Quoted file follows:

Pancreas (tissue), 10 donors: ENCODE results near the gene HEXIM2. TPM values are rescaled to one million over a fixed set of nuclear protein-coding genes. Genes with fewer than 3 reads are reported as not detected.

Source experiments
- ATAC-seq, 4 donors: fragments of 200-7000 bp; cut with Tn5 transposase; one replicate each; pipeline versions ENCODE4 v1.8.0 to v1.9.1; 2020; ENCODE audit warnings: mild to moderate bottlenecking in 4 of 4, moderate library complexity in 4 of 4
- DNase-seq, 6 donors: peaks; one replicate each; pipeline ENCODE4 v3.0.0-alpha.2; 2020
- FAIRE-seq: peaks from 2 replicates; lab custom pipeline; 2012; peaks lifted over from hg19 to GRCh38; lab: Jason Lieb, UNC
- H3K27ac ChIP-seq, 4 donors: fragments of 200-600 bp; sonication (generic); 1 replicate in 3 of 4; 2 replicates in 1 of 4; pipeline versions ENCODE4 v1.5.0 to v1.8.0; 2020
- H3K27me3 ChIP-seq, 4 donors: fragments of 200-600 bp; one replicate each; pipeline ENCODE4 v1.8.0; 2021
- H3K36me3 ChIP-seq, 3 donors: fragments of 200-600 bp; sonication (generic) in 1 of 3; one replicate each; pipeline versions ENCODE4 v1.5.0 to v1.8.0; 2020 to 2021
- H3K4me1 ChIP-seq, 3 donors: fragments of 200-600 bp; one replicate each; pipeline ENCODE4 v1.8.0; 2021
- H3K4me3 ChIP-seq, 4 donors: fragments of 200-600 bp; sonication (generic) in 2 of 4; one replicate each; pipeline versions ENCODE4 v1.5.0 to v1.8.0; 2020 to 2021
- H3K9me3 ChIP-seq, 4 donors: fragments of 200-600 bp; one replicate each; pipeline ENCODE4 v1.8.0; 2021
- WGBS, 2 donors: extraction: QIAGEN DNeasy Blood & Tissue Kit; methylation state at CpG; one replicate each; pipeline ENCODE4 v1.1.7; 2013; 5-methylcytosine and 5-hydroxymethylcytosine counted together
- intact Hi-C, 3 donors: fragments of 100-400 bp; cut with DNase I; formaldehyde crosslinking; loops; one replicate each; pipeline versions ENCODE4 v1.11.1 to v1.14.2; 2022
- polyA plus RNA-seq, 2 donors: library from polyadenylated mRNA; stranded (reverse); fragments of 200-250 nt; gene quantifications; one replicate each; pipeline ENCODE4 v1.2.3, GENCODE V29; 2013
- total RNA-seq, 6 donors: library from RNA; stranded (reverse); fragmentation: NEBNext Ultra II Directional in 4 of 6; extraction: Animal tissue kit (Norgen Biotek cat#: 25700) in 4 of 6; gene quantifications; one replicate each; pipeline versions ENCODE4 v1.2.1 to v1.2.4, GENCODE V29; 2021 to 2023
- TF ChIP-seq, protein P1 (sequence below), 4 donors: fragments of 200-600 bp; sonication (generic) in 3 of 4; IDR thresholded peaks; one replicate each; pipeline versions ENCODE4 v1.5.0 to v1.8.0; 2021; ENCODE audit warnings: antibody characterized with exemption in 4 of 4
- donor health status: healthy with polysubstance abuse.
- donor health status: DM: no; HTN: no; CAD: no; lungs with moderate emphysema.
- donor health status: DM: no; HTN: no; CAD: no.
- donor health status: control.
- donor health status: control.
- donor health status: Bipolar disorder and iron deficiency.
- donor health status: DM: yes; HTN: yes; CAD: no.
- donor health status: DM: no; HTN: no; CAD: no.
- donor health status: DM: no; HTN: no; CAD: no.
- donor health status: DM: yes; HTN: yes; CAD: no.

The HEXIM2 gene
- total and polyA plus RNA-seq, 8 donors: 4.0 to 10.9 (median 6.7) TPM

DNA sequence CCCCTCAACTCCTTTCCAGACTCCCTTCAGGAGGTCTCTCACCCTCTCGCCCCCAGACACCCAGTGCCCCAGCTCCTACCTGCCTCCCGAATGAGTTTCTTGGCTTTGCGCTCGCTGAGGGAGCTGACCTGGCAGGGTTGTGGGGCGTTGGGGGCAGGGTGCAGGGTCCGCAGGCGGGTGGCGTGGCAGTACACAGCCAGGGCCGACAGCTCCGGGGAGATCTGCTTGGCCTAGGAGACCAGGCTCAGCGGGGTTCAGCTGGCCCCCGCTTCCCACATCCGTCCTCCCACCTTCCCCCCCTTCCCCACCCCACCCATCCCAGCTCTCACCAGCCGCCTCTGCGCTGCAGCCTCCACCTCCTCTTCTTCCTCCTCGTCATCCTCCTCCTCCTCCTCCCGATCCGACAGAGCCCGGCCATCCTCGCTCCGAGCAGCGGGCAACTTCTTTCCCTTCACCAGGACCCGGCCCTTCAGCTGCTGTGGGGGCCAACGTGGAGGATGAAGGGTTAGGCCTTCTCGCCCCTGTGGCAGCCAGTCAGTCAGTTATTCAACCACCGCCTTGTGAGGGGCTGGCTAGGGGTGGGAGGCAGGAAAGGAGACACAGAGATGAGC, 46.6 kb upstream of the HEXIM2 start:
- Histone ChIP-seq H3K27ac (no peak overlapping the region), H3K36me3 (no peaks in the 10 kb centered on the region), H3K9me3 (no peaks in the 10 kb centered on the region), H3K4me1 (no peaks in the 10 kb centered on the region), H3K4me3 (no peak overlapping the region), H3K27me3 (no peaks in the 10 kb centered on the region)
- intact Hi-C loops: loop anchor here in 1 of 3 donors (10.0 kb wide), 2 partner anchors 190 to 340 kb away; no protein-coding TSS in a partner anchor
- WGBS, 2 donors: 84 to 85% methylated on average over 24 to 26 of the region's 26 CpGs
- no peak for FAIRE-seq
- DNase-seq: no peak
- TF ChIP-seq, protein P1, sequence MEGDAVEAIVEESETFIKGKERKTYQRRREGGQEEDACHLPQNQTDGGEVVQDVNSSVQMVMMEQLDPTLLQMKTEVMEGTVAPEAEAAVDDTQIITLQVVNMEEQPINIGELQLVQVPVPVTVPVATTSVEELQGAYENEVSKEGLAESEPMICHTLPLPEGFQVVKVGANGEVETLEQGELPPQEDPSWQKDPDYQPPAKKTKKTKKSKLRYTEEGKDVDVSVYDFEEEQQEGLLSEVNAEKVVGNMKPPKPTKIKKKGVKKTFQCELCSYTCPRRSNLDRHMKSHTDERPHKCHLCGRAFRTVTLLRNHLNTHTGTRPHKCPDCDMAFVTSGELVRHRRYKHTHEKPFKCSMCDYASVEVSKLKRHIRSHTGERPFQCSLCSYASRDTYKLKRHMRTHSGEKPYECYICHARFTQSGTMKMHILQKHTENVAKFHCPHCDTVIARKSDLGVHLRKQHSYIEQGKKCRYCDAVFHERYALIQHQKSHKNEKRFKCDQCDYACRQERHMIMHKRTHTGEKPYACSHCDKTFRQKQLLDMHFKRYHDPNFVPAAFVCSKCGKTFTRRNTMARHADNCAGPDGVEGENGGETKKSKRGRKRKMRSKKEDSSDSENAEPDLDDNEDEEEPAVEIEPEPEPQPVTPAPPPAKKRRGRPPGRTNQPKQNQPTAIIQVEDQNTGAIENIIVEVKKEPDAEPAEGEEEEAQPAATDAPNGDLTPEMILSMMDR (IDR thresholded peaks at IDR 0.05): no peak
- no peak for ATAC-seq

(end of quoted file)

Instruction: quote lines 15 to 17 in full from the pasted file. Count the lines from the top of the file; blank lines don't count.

- total RNA-seq, 6 donors: library from RNA; stranded (reverse); fragmentation: NEBNext Ultra II Directional in 4 of 6; extraction: Animal tissue kit (Norgen Biotek cat#: 25700) in 4 of 6; gene quantifications; one replicate each; pipeline versions ENCODE4 v1.2.1 to v1.2.4, GENCODE V29; 2021 to 2023
- TF ChIP-seq, protein P1 (sequence below), 4 donors: fragments of 200-600 bp; sonication (generic) in 3 of 4; IDR thresholded peaks; one replicate each; pipeline versions ENCODE4 v1.5.0 to v1.8.0; 2021; ENCODE audit warnings: antibody characterized with exemption in 4 of 4
- donor health status: healthy with polysubstance abuse.